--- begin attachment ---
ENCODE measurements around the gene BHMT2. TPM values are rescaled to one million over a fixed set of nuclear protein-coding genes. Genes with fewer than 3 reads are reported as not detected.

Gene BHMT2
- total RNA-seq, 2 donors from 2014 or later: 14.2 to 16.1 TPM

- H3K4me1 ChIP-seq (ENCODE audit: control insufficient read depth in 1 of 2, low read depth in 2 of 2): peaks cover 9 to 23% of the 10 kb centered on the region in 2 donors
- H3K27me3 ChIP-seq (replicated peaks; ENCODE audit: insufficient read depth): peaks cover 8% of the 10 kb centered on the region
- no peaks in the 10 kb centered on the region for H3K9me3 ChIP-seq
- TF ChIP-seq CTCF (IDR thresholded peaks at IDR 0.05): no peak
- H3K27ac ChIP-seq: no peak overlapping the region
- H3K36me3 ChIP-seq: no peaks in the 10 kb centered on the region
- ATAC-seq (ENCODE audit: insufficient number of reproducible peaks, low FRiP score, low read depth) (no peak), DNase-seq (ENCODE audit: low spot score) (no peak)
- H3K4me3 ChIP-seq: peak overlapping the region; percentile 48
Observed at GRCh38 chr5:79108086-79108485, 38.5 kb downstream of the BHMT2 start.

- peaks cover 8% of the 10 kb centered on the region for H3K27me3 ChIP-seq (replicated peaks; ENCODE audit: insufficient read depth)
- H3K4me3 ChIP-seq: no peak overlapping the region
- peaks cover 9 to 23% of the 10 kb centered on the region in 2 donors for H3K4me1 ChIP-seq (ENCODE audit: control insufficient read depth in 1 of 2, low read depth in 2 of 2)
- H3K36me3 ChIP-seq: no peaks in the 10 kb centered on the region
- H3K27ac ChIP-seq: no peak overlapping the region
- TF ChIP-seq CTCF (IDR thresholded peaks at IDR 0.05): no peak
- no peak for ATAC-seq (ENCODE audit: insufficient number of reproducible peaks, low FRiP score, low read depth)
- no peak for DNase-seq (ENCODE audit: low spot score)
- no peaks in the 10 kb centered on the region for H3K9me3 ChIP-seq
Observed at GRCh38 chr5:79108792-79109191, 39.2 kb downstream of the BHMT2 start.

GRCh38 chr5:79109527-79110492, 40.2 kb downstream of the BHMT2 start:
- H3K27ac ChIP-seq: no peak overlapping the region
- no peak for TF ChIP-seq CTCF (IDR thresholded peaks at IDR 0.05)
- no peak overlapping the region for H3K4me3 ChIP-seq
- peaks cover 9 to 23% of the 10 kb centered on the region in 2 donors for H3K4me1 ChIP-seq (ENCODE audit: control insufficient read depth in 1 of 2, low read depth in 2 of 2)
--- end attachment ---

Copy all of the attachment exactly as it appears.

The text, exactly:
ENCODE measurements around the gene BHMT2. TPM values are rescaled to one million over a fixed set of nuclear protein-coding genes. Genes with fewer than 3 reads are reported as not detected.

Gene BHMT2
- total RNA-seq, 2 donors from 2014 or later: 14.2 to 16.1 TPM

- H3K4me1 ChIP-seq (ENCODE audit: control insufficient read depth in 1 of 2, low read depth in 2 of 2): peaks cover 9 to 23% of the 10 kb centered on the region in 2 donors
- H3K27me3 ChIP-seq (replicated peaks; ENCODE audit: insufficient read depth): peaks cover 8% of the 10 kb centered on the region
- no peaks in the 10 kb centered on the region for H3K9me3 ChIP-seq
- TF ChIP-seq CTCF (IDR thresholded peaks at IDR 0.05): no peak
- H3K27ac ChIP-seq: no peak overlapping the region
- H3K36me3 ChIP-seq: no peaks in the 10 kb centered on the region
- ATAC-seq (ENCODE audit: insufficient number of reproducible peaks, low FRiP score, low read depth) (no peak), DNase-seq (ENCODE audit: low spot score) (no peak)
- H3K4me3 ChIP-seq: peak overlapping the region; percentile 48
Observed at GRCh38 chr5:79108086-79108485, 38.5 kb downstream of the BHMT2 start.

- peaks cover 8% of the 10 kb centered on the region for H3K27me3 ChIP-seq (replicated peaks; ENCODE audit: insufficient read depth)
- H3K4me3 ChIP-seq: no peak overlapping the region
- peaks cover 9 to 23% of the 10 kb centered on the region in 2 donors for H3K4me1 ChIP-seq (ENCODE audit: control insufficient read depth in 1 of 2, low read depth in 2 of 2)
- H3K36me3 ChIP-seq: no peaks in the 10 kb centered on the region
- H3K27ac ChIP-seq: no peak overlapping the region
- TF ChIP-seq CTCF (IDR thresholded peaks at IDR 0.05): no peak
- no peak for ATAC-seq (ENCODE audit: insufficient number of reproducible peaks, low FRiP score, low read depth)
- no peak for DNase-seq (ENCODE audit: low spot score)
- no peaks in the 10 kb centered on the region for H3K9me3 ChIP-seq
Observed at GRCh38 chr5:79108792-79109191, 39.2 kb downstream of the BHMT2 start.

GRCh38 chr5:79109527-79110492, 40.2 kb downstream of the BHMT2 start:
- H3K27ac ChIP-seq: no peak overlapping the region
- no peak for TF ChIP-seq CTCF (IDR thresholded peaks at IDR 0.05)
- no peak overlapping the region for H3K4me3 ChIP-seq
- peaks cover 9 to 23% of the 10 kb centered on the region in 2 donors for H3K4me1 ChIP-seq (ENCODE audit: control insufficient read depth in 1 of 2, low read depth in 2 of 2)